Bastow Middle Leaders in Schools Conference: My Reflections

I’ve written this post more as a reflection for myself rather than piece for anyone else, but if something resonates with you, I’d love to chat about it. I’ve got lots to untangle after this. I recently attended the inaugural Bastow Middle Leaders in Schools conference. The conference was, as always with Bastow, high quality … Continue reading Bastow Middle Leaders in Schools Conference: My Reflections

Emily and the Terrible, Horrible, No Good, Very Bad Professional Development Session

Illustration by the very talented Ashlin Day The presenter started five minutes late and said “Can you see my screen?” and we all said “No”. I could tell this was going to be a terrible, horrible, no good, very bad professional development session. The presenter spent 10 minutes giving us an overview of what they … Continue reading Emily and the Terrible, Horrible, No Good, Very Bad Professional Development Session

6+1 Traits of Writing Mentor Texts: Organisation

This post is part of a series of posts on mentor texts I recommend for showing students how authors use the 6+1 Traits of Writing. What is the Organisation trait? The writing trait of organisation involves “the internal structure of the piece, the thread of meaning, the logical pattern of ideas“. Ruth Culham (6+1 Traits … Continue reading 6+1 Traits of Writing Mentor Texts: Organisation

Getting Started with Writer’s Notebook

What is a Writer’s Notebook? Sometimes called the ‘messy attic of the mind’, the writer’s notebook is a magical place. It’s a place writers can collect, store, grow and nurture their ideas for writing. It is often filled with a collection of seeds (artefacts that provoke writing) like photos, sketches, holiday mementos, lists, news clippings, … Continue reading Getting Started with Writer’s Notebook

The New Normal: Teaching Amidst Coronavirus

Written for the DLTV Journal in April 2020 as a follow up to my first blog post responding to teaching amidst Coronavirus. This reflection outlines my school’s approach to Remote Learning 1.0. It is a difficult time for teachers. There is so much scrutiny and attention on what schools are doing right now. It feels … Continue reading The New Normal: Teaching Amidst Coronavirus

Mulling Time

The topic of what good professional learning looks like is always contentious. Some of us love to sit and listen and soak up some new knowledge from a great speaker. Others argue that the best professional learning happens in schools with colleagues through inquiry, observation and dialogue. I think that there is a place for … Continue reading Mulling Time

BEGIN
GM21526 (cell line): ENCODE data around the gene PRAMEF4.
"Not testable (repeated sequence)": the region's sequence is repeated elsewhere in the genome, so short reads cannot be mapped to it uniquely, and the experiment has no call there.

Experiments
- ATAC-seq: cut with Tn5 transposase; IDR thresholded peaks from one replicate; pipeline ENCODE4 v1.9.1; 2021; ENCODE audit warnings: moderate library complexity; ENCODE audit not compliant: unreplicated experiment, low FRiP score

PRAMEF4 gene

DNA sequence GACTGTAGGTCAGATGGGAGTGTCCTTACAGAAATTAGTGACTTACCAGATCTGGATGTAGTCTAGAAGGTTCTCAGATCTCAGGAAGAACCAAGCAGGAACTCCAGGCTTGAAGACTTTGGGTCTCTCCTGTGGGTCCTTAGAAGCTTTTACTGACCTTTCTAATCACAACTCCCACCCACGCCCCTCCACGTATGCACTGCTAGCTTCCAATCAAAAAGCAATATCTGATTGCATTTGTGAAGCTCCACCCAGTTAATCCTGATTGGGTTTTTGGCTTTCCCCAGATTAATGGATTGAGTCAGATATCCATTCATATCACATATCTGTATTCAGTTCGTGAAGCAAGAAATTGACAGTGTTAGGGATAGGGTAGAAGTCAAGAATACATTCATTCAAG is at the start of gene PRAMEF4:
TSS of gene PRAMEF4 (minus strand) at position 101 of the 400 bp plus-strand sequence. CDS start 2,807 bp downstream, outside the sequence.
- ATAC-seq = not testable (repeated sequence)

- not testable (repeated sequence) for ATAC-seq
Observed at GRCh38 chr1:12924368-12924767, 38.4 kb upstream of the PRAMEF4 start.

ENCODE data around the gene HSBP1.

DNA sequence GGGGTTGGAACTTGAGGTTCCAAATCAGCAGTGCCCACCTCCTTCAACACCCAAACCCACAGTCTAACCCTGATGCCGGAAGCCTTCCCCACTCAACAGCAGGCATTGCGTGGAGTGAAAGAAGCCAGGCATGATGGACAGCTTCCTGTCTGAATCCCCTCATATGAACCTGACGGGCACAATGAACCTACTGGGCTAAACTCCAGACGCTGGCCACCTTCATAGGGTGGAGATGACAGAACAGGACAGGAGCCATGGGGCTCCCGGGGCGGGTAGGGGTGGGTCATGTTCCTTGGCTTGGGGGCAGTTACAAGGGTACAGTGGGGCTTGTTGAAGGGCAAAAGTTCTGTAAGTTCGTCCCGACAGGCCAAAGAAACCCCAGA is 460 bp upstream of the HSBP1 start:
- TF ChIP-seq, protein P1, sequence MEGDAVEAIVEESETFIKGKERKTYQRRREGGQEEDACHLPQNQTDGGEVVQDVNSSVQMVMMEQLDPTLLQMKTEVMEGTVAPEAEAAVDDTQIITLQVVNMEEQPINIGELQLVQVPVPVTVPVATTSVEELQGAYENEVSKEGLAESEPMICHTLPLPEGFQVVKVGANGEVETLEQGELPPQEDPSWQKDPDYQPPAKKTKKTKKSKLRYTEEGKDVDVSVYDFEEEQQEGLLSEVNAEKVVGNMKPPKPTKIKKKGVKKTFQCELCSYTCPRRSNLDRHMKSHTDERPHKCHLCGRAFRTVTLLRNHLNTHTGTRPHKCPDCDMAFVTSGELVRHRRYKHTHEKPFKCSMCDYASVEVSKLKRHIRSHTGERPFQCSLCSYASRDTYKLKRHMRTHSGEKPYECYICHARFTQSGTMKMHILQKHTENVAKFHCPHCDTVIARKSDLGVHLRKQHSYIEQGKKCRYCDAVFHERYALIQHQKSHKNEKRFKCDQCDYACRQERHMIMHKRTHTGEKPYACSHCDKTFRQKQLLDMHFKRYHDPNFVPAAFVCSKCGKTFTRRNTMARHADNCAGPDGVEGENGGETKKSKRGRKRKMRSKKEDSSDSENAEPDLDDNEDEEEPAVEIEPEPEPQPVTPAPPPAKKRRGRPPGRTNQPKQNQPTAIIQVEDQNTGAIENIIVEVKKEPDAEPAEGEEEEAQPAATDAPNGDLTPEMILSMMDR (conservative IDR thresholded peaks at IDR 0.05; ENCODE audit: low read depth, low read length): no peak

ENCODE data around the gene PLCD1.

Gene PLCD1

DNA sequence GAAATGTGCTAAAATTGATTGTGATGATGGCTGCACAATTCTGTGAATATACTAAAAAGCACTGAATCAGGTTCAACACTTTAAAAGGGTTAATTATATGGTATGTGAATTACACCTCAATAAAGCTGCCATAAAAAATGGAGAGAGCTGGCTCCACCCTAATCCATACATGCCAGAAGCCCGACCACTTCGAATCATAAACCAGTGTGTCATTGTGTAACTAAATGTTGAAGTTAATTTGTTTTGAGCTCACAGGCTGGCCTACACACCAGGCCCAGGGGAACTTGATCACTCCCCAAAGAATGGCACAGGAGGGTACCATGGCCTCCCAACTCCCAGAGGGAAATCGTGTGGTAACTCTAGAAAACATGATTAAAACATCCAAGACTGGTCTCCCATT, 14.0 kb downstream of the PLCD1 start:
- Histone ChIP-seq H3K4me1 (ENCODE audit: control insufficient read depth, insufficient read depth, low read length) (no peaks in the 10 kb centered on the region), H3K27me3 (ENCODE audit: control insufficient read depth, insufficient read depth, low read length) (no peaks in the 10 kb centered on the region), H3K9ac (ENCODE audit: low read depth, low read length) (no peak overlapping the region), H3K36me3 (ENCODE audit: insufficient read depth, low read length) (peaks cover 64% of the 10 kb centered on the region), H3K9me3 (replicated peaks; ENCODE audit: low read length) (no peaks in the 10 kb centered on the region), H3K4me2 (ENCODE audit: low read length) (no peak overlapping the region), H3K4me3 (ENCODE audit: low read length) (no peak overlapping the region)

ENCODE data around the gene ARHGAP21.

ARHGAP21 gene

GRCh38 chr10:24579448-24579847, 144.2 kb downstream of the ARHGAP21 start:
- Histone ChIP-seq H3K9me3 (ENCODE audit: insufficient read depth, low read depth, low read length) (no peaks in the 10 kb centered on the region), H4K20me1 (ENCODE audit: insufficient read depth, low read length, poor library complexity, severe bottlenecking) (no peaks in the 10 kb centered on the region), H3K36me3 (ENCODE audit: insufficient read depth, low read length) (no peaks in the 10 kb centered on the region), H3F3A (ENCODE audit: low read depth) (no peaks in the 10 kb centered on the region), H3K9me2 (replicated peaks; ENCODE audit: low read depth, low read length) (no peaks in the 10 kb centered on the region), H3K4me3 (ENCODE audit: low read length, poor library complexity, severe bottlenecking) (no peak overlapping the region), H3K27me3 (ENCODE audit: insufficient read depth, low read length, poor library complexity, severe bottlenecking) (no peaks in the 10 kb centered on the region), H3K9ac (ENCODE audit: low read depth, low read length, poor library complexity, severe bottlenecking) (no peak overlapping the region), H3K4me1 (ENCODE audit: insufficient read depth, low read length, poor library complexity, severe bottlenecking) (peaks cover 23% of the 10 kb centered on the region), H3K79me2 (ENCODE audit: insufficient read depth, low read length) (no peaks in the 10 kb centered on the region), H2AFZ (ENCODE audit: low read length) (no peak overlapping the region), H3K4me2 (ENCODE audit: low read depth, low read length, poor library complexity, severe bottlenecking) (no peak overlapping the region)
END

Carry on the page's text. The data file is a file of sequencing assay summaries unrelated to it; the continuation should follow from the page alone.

Show a Pro

Do you get annoyed when your students come to you for every little thing? Or conversely, maybe you sometimes feel yourself getting frustrated when one of your students speaks up about something they know lots about, rudely interrupting you when you are trying to teach that very same thing to the class. Schools and teachers … Continue reading Show a Pro

The One Best Pedagogy

Teaching is like walking through a maze… you are often sure that the turn you took was the right decision, but you’ll never be able to be absolutely sure that the turn you ignored wouldn’t also have been a good one. A thought that has been weighing on my brain is something I heard Mike Mattos say at a PD … Continue reading The One Best Pedagogy

How to Let Your Students Set Up Their Own Classroom

You know that feeling you get? That one where you finally have had enough of your summer break, take yourself into school, and look at the blank walls of your new year’s classroom, just itching to fill it with colour and decorations and a reading corner and intriguing objects and all sorts of learning? Isn’t there … Continue reading How to Let Your Students Set Up Their Own Classroom

Why I Hate Classroom Themes

At the beginning of each school year, my Pinterest feed fills up with tons of pictures that fall under the heading of “Classroom Inspiration”. Teacher friends will send pictures of their freshly decorated rooms to each other with questions about where to put the book corner. Ikea experiences a massive spike in sales of those giant canopy leaves … Continue reading Why I Hate Classroom Themes

Hexagonal Thinking

Hexagonal Thinking is a visual tool to help people make connections and organise ideas on a topic. I first learned about hexagonal thinking through the  No Tosh Lab who encourage the use of it for going from the messy idea stage of the designing thinking process to the stage where ideas are organised and ordered to work … Continue reading Hexagonal Thinking


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